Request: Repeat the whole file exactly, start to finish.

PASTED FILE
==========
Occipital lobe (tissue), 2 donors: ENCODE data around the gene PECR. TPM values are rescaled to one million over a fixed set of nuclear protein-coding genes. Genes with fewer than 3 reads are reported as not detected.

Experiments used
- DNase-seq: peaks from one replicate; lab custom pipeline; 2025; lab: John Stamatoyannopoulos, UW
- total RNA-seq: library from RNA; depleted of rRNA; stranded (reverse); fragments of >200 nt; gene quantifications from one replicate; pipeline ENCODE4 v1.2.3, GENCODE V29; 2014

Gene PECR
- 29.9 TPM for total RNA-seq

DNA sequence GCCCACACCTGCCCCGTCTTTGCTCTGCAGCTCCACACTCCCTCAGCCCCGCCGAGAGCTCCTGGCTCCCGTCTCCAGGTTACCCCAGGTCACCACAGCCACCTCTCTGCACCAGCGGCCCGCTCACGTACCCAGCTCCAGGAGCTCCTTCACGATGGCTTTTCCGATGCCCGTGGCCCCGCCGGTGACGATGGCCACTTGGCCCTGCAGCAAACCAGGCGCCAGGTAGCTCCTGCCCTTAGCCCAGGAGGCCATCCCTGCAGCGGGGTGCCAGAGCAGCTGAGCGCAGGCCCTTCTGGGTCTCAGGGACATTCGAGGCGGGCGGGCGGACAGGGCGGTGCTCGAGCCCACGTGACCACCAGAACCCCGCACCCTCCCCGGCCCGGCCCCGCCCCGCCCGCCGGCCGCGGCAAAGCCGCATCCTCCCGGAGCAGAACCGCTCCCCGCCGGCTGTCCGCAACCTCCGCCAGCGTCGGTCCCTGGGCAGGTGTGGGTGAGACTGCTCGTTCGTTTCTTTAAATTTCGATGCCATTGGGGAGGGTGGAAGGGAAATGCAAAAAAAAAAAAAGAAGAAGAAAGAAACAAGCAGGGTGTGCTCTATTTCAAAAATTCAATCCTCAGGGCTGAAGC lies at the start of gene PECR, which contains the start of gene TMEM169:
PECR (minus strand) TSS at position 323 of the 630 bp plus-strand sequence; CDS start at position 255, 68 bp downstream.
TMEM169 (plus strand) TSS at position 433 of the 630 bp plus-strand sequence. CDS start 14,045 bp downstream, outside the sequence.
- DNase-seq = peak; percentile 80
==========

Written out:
Occipital lobe (tissue), 2 donors: ENCODE data around the gene PECR. TPM values are rescaled to one million over a fixed set of nuclear protein-coding genes. Genes with fewer than 3 reads are reported as not detected.

Experiments used
- DNase-seq: peaks from one replicate; lab custom pipeline; 2025; lab: John Stamatoyannopoulos, UW
- total RNA-seq: library from RNA; depleted of rRNA; stranded (reverse); fragments of >200 nt; gene quantifications from one replicate; pipeline ENCODE4 v1.2.3, GENCODE V29; 2014

Gene PECR
- 29.9 TPM for total RNA-seq

DNA sequence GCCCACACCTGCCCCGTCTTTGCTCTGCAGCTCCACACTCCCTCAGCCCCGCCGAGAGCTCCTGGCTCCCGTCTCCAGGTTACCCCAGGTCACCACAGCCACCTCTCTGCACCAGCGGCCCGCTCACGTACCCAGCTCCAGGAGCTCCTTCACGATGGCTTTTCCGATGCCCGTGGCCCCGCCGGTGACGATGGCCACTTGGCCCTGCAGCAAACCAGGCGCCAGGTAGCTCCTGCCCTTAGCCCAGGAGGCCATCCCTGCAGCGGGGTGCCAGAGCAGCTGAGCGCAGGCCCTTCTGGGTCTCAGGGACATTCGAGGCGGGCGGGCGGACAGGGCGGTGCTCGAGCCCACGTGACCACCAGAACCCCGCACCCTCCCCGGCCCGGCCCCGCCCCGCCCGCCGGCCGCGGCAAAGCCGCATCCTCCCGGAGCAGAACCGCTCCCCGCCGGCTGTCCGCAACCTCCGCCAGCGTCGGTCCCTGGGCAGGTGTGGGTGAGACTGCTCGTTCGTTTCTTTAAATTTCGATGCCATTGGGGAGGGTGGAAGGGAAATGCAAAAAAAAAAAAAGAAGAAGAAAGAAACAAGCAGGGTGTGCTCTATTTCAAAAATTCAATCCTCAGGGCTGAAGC lies at the start of gene PECR, which contains the start of gene TMEM169:
PECR (minus strand) TSS at position 323 of the 630 bp plus-strand sequence; CDS start at position 255, 68 bp downstream.
TMEM169 (plus strand) TSS at position 433 of the 630 bp plus-strand sequence. CDS start 14,045 bp downstream, outside the sequence.
- DNase-seq = peak; percentile 80